Swing, a South Korean electric scooter and micromobility startup, announced today it has raised $24 million in a Series B round to spur its growth and expansion to Japan.
The funding was led by White Star Capital, which also invested in Berlin-based Tier Mobility, and included existing backer Hashed, among others. With the fresh capital, Swing has raised a total of approximately $33 million (40 billion KRW) since its inception in 2019.
Founder and chief executive officer of Swing San Kim told TechCrunch that the startup will use the proceeds to increase its fleet of micromobility and further penetrate the Japanese market. In 2022, Swing plans to deploy 100,000 e-scooters, e-bikes and e-mopeds that will have a swappable battery that’s interchangeable with each other and install 200 charging stations for its own usage and others as options. Swing currently operates a fleet of 35,000 electric vehicles, including e-scooters and e-mopeds.
Apart from its Swing app, the shared micromobility startup recently launched a new app called Dayrider that enables delivery riders to rent e-mopeds or e-scooters for just one or two days without the hassle of charging.
The city of Seoul announced in September that it will add 62,000 electric motorcycles, including e-mopeds, and install 200,000 additional electric charging stations by 2025 in an effort to reduce greenhouse gas emissions. Seoul also said it would replace 100% of the 35,000 motorcycles used for delivery services with electric motors.
Swing aims to take the market. According to the company, there is no suitable e-moped model that can meet the required demand in South Korea, no supply chain that can sell, repair or resell and no charging stations that offer services to potential e-mopeds users.
When it comes to operations, Swing has taken a franchise model. Chief operating officer of Swing Jason Shin said Swing, with the franchise model, could expand its fleets faster with smaller capital than its peers. Swing sells its branded fleets to franchisees. Then the franchisees charge and maintain the e-scooters using Swing’s proprietary software. Swing currently has more than 50 franchise partners, Kim said.
“No one doubted the market potential. The problem was who will win the competition. Rather than pouring investors’ money on the ground, our strategy was to build a strong internal operation team to make sure each scooter makes a positive return, which has worked,” said Shin.
Although Swing has generated net profits since its second year of operations, it could not meet its aimed numbers as expected, Kim said. He added that the ridership of new users has dropped in the wake of last year’s tightened regulation on e-scooters.
South Korea’s revised rules on e-scooter have hurt e-scooter companies in the country. Under the amended Road Traffic Act, which came into effect in May 2021, e-scooter riders must be 16 years of age or over, have a valid driver’s license and wear a helmet. If the users fail to follow the new regulations, they will be imposed a fine. The e-scooter users also must use bike paths and park the e-scooters away from people and cars. In July, the city of Seoul announced it would tow illegally parked e-scooters and charge a penalty.
More than 20 e-scooter rental companies are currently operating in South Korea, where there is no limit on the number of fleets or companies that can run the business in the sector. Industry sources told TechCrunch that consolidation started in the e-scooter industry last year. Berlin-based e-scooter platform Wind Mobility, which entered the South Korean market two years ago, shut down its operation in Seoul last October.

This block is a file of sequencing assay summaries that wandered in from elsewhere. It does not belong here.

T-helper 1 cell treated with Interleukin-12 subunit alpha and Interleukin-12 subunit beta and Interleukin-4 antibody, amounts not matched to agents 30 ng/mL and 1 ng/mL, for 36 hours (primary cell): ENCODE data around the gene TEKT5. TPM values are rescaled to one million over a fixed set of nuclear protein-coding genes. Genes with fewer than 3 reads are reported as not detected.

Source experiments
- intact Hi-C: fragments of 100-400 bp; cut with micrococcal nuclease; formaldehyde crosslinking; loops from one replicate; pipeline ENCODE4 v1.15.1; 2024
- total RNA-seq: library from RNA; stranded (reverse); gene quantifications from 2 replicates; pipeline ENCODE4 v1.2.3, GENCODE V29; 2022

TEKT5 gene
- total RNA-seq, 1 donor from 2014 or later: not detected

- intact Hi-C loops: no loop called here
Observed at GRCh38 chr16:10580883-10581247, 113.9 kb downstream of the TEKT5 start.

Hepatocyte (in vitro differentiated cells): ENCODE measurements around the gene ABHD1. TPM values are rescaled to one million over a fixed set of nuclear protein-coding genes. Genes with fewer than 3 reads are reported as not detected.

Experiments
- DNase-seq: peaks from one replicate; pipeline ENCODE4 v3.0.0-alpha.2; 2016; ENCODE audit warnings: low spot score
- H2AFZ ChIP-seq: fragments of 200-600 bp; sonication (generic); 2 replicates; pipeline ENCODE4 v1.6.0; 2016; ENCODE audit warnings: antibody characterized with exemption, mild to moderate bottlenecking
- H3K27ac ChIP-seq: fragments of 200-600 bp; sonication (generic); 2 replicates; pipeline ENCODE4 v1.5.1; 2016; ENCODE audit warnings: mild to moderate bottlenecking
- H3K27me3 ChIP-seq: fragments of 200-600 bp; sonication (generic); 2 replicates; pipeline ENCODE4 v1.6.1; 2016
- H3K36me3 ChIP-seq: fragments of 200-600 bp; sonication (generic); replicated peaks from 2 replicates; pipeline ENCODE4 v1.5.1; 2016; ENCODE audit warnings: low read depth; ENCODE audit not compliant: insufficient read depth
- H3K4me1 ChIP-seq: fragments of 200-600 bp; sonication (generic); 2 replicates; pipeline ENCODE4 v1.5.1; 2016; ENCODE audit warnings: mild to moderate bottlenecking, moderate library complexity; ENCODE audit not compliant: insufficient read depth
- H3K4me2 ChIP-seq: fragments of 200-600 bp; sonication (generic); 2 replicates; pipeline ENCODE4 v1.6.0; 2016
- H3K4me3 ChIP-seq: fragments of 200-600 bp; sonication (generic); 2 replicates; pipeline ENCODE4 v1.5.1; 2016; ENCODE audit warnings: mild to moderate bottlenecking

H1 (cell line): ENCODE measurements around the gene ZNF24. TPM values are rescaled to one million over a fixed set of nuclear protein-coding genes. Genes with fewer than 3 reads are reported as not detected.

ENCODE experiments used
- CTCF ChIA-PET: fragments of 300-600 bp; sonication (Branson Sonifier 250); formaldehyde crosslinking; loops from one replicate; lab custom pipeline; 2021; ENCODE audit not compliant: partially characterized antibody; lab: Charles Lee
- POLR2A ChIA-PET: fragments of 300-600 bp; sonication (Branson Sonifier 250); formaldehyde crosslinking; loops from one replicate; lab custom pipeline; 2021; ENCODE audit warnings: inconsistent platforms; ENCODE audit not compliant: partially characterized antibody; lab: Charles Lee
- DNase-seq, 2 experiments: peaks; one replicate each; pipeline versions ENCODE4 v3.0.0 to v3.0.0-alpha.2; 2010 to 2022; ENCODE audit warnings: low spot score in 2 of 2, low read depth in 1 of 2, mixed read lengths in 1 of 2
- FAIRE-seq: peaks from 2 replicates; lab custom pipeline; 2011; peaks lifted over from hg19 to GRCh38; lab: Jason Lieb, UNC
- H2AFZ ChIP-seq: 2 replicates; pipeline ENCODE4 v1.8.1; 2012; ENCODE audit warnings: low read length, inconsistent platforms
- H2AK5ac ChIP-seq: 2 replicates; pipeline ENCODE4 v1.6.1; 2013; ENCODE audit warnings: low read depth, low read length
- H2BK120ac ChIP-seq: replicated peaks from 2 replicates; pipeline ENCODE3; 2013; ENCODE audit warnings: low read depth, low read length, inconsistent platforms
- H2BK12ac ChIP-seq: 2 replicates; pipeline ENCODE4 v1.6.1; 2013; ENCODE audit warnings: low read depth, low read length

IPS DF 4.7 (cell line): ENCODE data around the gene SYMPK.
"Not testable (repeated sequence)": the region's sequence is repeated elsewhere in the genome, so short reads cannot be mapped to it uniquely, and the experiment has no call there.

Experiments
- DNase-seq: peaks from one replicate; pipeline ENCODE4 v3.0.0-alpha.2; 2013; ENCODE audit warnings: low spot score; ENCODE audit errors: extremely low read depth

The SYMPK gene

Expansion to Japan
Last year, the startup set up a subsidiary in Japan, aiming to launch its service in Tokyo in the first half of 2022.
Kim said customers and cities in Japan are optimal for e-scooters, with its high smartphone penetration rate, e-bike usage and huge demand for the last-mile trip due to the distance between stations.
“Last year, the Japanese government opened the door to legally start e-scooter sharing through proof of concept. As a Seoul-based startup, Swing can lead the micromobility adoption in Japan through our operational excellence and accumulated data in a very similar environment,” Kim said.
“We are at an exciting point of time with e-scooters in the Japanese market, where the government is conducting proof-of-concept projects to fine-tune its guidelines and regulations ahead of a proper launch. This exciting partnership between White Star Capital and Swing will be extremely beneficial for Japanese stakeholders who would have access to Swing’s technological capabilities as well as operational knowledge they have built over the years in Korea. Last-mile logistics remains a challenge in Japan, and we look forward to helping Swing address these issues and to bring a better mobility experience for users, riders, businesses and the public sector counterpart,” said Shun Nagao, venture partner of White Star Capital said.
“Mobility has been a big focus for us as we’ve been fortunate to partner with leading companies such as Tier Mobility and Finn Auto in Europe. Robust guidelines and regulations developed in close partnership with leading companies set the stage for Europe to embrace tech-native mobility and its positive environmental impact. We see South Korea and Japan closely following this trend and anticipate micromobility to reach a critical inflection point in the next few years,” said Eddie Lee, partner of White Star Capital. “White Star Capital will be working very closely with San and his team to support Swing’s ambitious vision to become a global company through entering Japan and growing its logistics capabilities with the new Dayrider business.”
Swing has more than 100 employees in South Korea and four people in Japan.